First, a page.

[00:48:49] CO: Exactly UCA has got it. And quite frankly, it's because my house had gotten so cluttered when Jimmy Bryant who worked in the library at the time and the archives called and said, "We'd like to do your archives." Boom. You got it. He said, "We'll send a truck down and we'll take everything." I went, "Yes. Yes. Yes. Yes."

[00:49:09] KM: What do you think about the future of broadcasting?

[00:49:11] CO: Well, it's technology. But here we are with a podcast. And in my day, if you broadcast, if I had a morning show back in the day, I only worried about Bob Robbins, Tommy Smith. Maybe Ray Lincoln back in the early years. Two or three people. If I'm doing a podcast, my competition now is about, last count, 2.4 million people. Technology has broadened the playing field. But now, that having been said, everybody's got their own little niche like Up in Your Business. Or crime is big on podcasts and –

[00:49:53] KM: True crime.

[00:49:55] CO: True crime and –

[00:49:57] KM: Would you go into the business again?

[00:49:57] GM: Indicative of the future of broadcasting.

[00:49:58] CO: Would I?

[00:49:59] KM: Yeah.

[00:50:00] CO: Sure. In a heartbeat. But not right now. I'm having too much fun.

[00:50:04] KM: What you going to do?

[00:50:07] CO: Well, I'm writing a book. Inadvertently, you've heard some excerpts from it. Inadvertently in answering these questions.

[00:50:15] KM: What's the goal of the book?

[00:50:16] CO: The goal of the book is to have fun. To read it. And then toward the end of the book, we'll have some insights about life and so forth.

[00:50:24] KM: Give me one.

[00:50:27] CO: Enjoy the moment. And when you're in broadcasting, there were times when I was doing dances especially. And I'd be up there playing music and people would be having a great time and there'd be dancing, and smiling, and swinging and swaying. And a thought would occur to me, there is no place I'd rather be than where I am right now.

And I don't know if any other entity other than performance where you can actually have that happen, where you bond with an audience. And it's just a brilliant thing when it happens. Not brilliant. But marvelous.

[00:51:04] KM: I kind of feel that way right now.

[00:51:05] CO: Oh, do you?

[00:51:06] KM: Aha. Yeah.

[00:51:06] CO: See?

[00:51:07] KM: Yeah. I've enjoyed visiting with you. Do we have a gift?

[00:51:11] CO: We do?

[00:51:11] GM: Yes. And it is downstairs. I'll get it for you.

[00:51:13] KM: It's a US flag, and an Arkansas flag and a desk set yes, so you can put it on your interviews. What are you going to do – I'm sorry.

[00:51:21] GM: As you write your book, it can sit on your desk.

[00:51:23] KM: What are you going to do when you – what else are you going to do besides write a book? Are you going to do a podcast?

[00:51:28] CO: Well, I will. But I'm going to – I think I'm just going to come up here and do it with you.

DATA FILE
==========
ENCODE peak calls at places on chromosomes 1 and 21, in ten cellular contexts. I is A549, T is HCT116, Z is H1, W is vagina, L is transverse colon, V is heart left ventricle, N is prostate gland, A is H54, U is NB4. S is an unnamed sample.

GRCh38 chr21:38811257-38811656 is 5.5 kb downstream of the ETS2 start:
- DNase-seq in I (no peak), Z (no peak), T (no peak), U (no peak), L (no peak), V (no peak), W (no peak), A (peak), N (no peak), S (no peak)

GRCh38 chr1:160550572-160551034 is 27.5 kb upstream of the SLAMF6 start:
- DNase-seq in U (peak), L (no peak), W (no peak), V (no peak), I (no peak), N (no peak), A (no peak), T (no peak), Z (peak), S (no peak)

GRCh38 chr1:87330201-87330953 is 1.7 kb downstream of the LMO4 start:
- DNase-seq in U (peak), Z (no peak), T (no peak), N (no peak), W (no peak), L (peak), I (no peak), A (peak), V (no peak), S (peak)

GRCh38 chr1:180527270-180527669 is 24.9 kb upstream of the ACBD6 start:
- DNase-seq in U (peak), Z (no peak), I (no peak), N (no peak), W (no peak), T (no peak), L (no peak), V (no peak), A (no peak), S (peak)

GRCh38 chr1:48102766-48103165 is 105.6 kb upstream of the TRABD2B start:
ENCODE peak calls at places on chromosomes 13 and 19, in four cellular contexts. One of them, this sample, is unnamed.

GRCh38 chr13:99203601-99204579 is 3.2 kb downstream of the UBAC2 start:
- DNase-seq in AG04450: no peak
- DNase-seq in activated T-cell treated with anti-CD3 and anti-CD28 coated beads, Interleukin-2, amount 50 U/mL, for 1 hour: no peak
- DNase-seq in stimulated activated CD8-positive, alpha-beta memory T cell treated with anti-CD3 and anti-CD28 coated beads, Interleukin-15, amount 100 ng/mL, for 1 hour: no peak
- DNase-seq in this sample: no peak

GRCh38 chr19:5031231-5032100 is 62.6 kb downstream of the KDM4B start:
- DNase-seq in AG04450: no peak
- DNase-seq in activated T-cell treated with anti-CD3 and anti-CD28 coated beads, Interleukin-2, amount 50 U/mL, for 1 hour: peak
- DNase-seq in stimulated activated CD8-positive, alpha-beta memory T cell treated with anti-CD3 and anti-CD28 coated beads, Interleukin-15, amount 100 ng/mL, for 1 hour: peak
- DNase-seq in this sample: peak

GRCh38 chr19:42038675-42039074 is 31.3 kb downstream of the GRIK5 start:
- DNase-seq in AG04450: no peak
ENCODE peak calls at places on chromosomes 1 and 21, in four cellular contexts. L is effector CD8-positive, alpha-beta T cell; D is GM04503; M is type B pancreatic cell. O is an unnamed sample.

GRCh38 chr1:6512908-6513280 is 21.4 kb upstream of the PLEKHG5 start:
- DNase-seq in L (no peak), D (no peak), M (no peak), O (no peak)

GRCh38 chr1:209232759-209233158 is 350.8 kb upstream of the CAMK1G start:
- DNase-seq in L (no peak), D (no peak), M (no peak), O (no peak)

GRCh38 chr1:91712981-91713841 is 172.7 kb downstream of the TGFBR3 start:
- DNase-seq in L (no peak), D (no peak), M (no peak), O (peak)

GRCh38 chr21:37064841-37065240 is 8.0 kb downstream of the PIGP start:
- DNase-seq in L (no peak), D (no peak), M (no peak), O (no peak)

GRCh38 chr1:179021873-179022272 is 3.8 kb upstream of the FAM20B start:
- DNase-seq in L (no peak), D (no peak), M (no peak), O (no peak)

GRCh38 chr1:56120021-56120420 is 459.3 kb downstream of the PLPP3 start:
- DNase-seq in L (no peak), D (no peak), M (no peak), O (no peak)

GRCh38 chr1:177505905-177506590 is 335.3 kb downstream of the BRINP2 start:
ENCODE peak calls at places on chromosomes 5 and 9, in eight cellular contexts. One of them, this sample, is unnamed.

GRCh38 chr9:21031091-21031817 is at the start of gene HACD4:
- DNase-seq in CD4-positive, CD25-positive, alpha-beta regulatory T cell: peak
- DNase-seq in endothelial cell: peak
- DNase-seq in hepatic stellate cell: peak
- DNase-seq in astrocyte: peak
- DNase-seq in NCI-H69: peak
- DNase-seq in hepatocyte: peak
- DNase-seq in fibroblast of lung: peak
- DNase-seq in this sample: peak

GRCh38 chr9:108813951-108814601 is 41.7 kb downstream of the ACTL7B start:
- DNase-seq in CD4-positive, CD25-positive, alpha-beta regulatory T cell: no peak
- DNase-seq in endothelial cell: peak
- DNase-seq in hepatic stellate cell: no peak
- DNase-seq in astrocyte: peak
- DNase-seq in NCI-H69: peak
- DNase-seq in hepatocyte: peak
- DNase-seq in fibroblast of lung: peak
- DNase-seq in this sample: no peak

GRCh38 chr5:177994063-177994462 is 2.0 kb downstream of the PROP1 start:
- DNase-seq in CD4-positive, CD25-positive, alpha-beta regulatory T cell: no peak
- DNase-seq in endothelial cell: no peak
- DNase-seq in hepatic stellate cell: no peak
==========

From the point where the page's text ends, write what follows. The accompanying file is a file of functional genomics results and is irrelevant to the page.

[00:51:32] KM: Okay.

[00:51:33] GM: Sounds great.

[00:51:34] KM: We'll call it Up in Your Business with Craig and Kerry.

[00:51:37] GM: Oh, I love this.

[00:51:38] GM: I will gladly just watch from the other room. Perfect. Perfect.

[00:51:41] KM: No. No. He gets one day and then I get the next day. And then he gets the next day.

[00:51:44] GM: I have to finish y'all sentences for you. Yeah. Yeah. Yeah.

[00:51:45] KM: Yeah. You have to be a co-host for both of them. Because we need somebody to finish our sentences.

[00:51:51] GM: Ooh, yeah.

[00:51:53] CO: Sounds good to me right now.

[00:51:54] GM: Oh, yeah.

[00:51:55] KM: I know. Right? All right. To our listeners, this show was recorded in the hallow walls of Taborian Hall in Little Rock Arkansas and made possible by the good works of flagandbanner.com, Mr. Tom Wood, our audio engineer, Mr. Jonathan Hankins, our videographer. Daughter, Miss Megan Pitman, production manager. And my co-host, Mr. Grady McCoy IV. A.K.A. Son Gry.

Thank you for spending time with us. We hope you've heard or learned something that's been inspiring or enlightening. And that it, whatever it is, will help you up your business, your independence or your life. And I'm Kerry McCoy. And I'll see you next time on Up in Your Business. Until then, be brave and keep it up.

[OUTRO]

[00:52:35] GM: You've been listening to Up in Your Business with Kerry McCoy. For links to resources you heard discussed on today's show, go to flagandbanner.com, select radio show and choose today's guest. If you'd like to sponsor this show or any show, contact me, Gray. That's gray@flagandbanner.com. All interviews are recorded and posted the following week. Stay informed of exciting upcoming guests by subscribing to our YouTube channel or podcast wherever you like to listen. Kerry's goal is simple, to help you live the American dream.

[END]

 

Customer Reviews
Ecommerce & ERP Integration by Website Pipeline